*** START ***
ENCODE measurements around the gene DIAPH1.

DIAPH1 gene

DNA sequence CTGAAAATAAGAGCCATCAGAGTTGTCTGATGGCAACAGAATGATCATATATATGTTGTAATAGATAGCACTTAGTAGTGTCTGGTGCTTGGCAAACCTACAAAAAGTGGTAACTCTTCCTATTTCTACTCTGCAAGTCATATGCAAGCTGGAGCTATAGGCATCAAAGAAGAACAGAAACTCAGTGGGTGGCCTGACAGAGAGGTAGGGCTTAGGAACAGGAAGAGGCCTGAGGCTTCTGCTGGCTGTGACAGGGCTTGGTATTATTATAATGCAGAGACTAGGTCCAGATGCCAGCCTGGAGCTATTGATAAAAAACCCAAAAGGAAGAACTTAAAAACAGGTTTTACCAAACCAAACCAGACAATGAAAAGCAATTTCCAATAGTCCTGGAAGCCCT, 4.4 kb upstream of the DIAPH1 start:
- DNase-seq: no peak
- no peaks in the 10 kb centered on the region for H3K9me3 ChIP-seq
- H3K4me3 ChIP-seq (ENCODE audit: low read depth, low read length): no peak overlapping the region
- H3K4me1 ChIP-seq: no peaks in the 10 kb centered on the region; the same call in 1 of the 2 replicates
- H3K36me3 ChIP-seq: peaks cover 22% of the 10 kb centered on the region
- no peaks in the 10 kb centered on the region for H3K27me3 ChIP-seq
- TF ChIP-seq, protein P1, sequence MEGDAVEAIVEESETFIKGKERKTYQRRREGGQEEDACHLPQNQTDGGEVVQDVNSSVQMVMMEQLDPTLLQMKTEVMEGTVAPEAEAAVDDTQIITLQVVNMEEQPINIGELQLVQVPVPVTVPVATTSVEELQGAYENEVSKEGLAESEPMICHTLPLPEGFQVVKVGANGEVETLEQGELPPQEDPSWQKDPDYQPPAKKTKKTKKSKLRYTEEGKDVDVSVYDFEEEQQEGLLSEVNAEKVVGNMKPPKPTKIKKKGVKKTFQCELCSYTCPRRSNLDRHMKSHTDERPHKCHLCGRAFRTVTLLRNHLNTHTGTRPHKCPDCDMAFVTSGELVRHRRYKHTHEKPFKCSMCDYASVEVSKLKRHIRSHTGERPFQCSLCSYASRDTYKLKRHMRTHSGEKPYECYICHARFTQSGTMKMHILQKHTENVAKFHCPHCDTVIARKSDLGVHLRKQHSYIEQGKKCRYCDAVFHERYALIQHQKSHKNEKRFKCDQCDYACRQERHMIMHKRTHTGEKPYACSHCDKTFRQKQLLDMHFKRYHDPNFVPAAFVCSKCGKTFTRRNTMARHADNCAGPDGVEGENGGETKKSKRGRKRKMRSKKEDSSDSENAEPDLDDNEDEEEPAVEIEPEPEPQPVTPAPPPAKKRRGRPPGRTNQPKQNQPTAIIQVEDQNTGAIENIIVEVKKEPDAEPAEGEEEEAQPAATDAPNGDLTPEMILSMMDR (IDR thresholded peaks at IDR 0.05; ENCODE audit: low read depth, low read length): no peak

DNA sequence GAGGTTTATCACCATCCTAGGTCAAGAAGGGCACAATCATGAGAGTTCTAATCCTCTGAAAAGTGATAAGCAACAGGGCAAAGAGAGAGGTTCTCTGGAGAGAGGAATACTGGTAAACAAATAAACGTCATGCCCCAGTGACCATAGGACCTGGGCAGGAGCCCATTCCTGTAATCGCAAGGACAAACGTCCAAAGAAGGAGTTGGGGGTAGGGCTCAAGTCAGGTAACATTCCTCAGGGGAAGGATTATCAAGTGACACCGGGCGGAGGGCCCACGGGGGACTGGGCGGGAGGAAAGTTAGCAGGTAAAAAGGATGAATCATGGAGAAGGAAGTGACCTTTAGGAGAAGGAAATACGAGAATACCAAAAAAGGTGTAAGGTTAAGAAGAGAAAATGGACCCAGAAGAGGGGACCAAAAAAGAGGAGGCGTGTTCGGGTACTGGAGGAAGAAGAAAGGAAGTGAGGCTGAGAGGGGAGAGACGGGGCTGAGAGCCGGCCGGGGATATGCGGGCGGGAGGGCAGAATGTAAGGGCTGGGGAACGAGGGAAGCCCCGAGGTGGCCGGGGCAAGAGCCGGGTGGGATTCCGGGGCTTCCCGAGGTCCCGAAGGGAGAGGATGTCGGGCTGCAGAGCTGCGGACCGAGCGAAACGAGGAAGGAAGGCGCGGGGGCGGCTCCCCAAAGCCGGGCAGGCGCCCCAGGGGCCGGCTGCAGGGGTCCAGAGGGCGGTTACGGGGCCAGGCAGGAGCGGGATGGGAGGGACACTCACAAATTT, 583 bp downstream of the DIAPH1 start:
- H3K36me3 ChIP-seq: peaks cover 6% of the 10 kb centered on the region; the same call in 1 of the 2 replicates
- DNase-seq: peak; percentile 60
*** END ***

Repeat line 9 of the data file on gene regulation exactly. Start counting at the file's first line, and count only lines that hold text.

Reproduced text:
- no peaks in the 10 kb centered on the region for H3K27me3 ChIP-seq